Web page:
£54,000 spin chief recruited by cash strapped Wolverhampton City Council

A council that is slashing 2,000 jobs and cutting £123 million in spending has taken on a spin chief on a salary of up to £54,000 a year.

£54,000 spin chief recruited by cash strapped Wolverhampton City Council

Wolverhampton City Council appointed Ian Fegan as its head of communications in April, just after a budget came into effect that imposed swingeing cuts on services and slashed the opening hours of libraries.

The Labour-run council has also closed most of its youth clubs and introduced Sunday and night time parking charges to try to cope with severe reductions in Government grants.

Keith Ireland, strategic director of delivery said: "We are restructuring our marketing communications team to save £250,000 a year and make it more efficient.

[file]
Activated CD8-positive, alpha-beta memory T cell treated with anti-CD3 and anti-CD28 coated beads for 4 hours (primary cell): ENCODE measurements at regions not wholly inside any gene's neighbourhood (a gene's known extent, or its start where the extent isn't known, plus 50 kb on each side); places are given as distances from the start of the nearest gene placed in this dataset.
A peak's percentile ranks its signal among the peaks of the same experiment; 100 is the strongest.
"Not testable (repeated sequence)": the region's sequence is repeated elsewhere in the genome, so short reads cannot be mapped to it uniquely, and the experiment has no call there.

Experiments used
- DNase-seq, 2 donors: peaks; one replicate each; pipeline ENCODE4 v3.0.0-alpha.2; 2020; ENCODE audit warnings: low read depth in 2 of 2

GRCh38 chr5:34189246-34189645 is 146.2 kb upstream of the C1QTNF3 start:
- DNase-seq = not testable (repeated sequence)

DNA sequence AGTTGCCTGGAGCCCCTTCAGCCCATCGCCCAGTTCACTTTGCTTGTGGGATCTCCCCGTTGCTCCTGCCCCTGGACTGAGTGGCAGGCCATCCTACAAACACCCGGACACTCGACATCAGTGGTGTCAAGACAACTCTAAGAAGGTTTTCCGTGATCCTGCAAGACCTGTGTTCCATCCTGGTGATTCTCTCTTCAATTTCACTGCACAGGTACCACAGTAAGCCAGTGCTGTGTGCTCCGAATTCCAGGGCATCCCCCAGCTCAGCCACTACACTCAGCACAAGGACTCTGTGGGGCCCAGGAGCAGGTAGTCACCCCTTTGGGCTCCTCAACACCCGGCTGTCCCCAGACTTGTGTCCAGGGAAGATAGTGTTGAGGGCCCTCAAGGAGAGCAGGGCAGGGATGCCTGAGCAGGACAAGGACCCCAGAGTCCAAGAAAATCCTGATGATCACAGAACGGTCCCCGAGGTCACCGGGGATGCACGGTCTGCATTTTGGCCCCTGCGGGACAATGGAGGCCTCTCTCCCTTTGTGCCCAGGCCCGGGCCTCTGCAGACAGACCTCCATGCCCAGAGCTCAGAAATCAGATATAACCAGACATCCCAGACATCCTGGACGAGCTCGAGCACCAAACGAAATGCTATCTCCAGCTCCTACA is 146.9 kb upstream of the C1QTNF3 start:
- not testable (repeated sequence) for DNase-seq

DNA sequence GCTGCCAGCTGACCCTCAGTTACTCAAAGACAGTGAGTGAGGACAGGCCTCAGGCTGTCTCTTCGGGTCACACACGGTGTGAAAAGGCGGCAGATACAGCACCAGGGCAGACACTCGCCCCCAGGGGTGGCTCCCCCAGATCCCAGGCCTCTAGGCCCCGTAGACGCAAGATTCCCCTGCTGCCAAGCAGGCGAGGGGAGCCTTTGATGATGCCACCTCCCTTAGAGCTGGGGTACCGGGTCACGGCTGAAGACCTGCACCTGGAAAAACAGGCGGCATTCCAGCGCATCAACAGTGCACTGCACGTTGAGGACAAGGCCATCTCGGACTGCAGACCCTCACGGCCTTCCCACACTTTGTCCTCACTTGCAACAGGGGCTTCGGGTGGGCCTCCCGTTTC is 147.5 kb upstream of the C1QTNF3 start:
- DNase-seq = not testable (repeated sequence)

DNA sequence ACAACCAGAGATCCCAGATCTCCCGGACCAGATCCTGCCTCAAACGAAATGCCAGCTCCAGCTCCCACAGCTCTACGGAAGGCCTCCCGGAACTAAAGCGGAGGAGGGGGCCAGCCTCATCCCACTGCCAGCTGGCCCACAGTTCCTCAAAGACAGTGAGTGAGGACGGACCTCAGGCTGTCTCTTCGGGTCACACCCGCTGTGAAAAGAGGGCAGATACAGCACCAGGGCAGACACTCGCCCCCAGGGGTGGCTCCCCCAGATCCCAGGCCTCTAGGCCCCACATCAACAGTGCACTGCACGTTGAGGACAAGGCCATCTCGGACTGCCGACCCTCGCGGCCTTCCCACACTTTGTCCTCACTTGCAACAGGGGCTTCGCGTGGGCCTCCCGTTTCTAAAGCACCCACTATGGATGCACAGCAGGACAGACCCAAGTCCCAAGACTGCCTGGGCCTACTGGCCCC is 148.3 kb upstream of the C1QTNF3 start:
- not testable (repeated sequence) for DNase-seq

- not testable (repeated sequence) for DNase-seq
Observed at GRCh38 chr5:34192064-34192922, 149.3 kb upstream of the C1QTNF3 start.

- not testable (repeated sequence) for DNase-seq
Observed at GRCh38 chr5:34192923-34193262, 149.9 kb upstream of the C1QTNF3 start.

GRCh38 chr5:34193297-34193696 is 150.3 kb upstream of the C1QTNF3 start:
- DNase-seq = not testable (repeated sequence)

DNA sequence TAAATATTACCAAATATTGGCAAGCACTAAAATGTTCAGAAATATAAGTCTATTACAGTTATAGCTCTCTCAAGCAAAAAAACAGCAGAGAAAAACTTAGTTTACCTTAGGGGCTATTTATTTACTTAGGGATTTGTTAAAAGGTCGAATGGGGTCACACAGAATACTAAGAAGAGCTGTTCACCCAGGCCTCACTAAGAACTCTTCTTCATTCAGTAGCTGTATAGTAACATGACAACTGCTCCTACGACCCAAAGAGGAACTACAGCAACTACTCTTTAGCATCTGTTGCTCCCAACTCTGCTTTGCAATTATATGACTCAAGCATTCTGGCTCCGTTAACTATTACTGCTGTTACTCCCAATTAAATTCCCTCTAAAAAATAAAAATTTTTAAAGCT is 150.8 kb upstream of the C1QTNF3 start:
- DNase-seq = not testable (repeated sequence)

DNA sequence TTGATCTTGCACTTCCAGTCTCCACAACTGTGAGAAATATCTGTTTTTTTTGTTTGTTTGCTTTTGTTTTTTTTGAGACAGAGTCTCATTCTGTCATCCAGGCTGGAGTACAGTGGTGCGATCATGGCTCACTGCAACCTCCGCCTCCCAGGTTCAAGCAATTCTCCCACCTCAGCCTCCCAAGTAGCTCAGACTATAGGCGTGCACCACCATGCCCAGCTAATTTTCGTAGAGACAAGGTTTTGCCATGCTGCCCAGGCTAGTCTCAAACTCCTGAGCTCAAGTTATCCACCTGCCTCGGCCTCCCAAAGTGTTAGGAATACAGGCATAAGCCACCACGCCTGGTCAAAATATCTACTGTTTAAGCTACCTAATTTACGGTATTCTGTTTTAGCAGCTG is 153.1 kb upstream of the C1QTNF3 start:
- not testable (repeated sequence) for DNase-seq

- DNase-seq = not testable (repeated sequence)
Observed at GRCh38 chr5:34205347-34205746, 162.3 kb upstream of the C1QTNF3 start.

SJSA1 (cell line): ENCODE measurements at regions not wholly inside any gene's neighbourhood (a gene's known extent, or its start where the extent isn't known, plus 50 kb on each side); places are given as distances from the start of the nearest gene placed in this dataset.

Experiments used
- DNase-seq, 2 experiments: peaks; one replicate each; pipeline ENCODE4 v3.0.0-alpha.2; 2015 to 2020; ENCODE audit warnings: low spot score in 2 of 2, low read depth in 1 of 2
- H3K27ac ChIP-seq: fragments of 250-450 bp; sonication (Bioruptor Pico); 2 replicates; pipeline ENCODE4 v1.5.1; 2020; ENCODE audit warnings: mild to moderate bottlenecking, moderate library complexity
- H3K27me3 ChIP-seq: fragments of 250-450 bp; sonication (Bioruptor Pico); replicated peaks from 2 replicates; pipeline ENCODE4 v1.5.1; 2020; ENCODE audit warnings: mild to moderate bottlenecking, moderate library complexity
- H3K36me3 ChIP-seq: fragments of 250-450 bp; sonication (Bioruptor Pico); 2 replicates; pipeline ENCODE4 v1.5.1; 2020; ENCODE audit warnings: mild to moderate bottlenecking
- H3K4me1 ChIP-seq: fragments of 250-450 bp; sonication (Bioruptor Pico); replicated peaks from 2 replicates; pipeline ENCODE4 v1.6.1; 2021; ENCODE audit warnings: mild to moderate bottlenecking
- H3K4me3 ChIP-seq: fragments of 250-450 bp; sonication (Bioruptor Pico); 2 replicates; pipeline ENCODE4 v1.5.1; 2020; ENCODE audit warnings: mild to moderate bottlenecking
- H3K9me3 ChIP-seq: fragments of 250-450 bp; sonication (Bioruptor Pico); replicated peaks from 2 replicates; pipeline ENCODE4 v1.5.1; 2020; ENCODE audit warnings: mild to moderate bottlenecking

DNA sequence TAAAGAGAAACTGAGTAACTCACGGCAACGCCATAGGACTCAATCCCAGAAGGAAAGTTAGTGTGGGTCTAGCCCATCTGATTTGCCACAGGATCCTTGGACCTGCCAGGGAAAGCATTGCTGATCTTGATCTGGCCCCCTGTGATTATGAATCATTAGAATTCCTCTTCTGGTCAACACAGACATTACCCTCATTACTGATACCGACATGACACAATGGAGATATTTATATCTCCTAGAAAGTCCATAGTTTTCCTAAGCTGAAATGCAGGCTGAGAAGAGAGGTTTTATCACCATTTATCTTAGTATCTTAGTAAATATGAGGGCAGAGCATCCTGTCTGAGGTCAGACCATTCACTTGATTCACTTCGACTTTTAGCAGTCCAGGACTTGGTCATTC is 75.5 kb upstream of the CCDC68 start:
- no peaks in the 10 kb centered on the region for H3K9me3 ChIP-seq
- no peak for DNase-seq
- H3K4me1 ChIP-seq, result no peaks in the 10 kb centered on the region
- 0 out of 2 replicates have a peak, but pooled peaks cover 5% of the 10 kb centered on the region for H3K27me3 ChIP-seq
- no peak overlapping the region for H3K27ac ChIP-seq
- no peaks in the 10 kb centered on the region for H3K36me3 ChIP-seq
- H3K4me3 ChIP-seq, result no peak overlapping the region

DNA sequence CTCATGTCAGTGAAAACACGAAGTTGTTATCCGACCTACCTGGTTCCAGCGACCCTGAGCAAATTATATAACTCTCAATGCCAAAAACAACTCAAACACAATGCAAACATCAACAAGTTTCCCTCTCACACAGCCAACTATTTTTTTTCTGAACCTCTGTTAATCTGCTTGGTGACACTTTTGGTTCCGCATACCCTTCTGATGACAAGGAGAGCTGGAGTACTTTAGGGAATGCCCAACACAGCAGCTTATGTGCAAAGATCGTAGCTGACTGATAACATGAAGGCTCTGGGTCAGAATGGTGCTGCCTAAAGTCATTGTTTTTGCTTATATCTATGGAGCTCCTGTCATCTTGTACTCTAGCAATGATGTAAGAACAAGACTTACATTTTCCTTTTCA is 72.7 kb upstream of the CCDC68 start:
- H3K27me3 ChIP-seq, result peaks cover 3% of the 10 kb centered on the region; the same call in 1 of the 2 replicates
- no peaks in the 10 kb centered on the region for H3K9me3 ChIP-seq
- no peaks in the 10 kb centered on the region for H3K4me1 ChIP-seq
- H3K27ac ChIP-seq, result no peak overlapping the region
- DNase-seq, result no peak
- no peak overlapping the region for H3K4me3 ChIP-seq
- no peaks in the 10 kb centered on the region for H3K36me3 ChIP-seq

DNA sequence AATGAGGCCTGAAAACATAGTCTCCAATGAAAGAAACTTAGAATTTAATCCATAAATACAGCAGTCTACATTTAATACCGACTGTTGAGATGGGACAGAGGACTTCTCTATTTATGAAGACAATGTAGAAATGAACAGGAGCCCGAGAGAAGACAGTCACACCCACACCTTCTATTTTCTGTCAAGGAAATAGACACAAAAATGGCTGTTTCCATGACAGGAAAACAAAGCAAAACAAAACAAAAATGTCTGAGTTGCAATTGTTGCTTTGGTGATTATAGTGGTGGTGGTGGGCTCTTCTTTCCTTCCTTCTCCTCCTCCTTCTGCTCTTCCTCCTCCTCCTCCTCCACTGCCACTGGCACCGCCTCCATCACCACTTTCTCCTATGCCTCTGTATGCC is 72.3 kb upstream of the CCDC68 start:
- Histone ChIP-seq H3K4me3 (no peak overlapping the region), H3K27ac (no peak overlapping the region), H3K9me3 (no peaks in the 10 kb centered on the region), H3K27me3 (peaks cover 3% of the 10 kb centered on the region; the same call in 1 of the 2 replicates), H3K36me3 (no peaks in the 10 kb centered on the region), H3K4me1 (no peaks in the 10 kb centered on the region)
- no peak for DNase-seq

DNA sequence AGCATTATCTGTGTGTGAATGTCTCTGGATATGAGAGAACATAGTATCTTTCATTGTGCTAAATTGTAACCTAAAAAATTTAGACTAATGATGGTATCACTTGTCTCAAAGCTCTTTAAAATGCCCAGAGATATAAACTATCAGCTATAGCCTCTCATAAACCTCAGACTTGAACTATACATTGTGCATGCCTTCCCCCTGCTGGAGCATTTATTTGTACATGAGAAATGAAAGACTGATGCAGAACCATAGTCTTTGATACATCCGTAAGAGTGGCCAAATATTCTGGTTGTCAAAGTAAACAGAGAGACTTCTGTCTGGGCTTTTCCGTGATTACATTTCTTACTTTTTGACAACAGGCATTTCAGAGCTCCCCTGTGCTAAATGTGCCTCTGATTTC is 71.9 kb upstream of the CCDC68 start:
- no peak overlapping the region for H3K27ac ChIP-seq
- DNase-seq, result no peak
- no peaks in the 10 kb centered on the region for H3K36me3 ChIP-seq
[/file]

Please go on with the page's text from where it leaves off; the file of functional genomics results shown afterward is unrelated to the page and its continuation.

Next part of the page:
"Posts within the team, including managers, are being reduced as part of the restructure and we have recruited a head of communications to run the smaller team.

"This is a critical role at a time when, more than ever, the city needs to market itself with the aim of attracting jobs and investment in a competitive environment."

What do you think of the appointment? Have your say in the comments below.

The council advertised for the role last October but it was six months before Mr Fegan started the job.

According to the job advert is will have to promote a 'culture of continuous improvement and customer focus, in line with our vision to become a confident and capable council'.

But opposition Conservatives have questioned the decision to fill the post, which had been vacant since May 2013 when Phil Chapman left after 10 months in the role.

Conservative leader Councillor Wendy Thompson said: "When people are being made redundant the council should think very carefully about filling a post that attracts a high salary.

"It's interesting that they see this as a high priority.

"I don't think there are many residents who would agree that they need this when they had a perfectly reasonable communications department that has never had a problem getting its message across."

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